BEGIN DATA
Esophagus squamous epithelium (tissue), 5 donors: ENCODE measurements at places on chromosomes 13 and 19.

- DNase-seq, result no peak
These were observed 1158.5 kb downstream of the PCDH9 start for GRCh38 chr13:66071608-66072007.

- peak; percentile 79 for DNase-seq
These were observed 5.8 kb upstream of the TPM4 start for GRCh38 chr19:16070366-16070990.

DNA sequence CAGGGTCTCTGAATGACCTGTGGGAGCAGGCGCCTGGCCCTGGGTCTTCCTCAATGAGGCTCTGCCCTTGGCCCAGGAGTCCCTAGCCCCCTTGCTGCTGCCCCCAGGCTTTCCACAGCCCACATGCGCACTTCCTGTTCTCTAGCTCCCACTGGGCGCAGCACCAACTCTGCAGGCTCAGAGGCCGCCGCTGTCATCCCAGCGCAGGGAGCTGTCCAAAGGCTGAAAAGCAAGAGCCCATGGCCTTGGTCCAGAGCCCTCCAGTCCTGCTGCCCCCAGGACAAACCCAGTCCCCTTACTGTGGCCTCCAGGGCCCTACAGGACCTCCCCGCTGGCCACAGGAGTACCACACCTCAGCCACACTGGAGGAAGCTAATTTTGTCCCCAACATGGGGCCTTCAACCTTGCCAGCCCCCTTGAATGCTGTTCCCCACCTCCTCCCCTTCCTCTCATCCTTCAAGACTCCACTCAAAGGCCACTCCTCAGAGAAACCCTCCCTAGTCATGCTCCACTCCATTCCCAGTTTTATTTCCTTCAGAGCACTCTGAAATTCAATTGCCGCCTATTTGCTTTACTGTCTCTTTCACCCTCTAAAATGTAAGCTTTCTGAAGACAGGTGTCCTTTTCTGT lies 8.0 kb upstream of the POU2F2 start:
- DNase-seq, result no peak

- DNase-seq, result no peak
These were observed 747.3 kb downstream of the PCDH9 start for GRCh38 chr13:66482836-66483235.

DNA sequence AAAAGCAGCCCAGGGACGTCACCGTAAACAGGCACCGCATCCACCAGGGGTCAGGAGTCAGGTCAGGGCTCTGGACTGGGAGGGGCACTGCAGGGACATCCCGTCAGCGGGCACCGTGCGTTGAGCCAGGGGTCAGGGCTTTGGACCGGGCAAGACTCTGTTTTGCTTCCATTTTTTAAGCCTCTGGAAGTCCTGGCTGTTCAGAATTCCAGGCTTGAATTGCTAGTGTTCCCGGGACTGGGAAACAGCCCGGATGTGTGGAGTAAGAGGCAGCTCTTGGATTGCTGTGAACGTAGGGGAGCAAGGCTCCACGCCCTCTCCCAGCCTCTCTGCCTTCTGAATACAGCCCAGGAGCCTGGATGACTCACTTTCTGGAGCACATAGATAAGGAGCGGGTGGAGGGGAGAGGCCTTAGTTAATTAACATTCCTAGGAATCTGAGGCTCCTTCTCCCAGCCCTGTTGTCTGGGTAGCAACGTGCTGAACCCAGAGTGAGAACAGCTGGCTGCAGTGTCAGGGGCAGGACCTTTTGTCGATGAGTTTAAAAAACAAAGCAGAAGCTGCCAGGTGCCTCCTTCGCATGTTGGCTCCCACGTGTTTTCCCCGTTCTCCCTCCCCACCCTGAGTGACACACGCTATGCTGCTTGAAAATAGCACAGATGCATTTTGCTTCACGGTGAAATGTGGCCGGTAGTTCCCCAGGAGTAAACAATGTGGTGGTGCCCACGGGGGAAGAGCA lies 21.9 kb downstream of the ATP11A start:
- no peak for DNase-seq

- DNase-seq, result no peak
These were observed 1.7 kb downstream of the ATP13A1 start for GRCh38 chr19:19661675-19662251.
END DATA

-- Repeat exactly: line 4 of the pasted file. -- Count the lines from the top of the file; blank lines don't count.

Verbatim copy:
- peak; percentile 79 for DNase-seq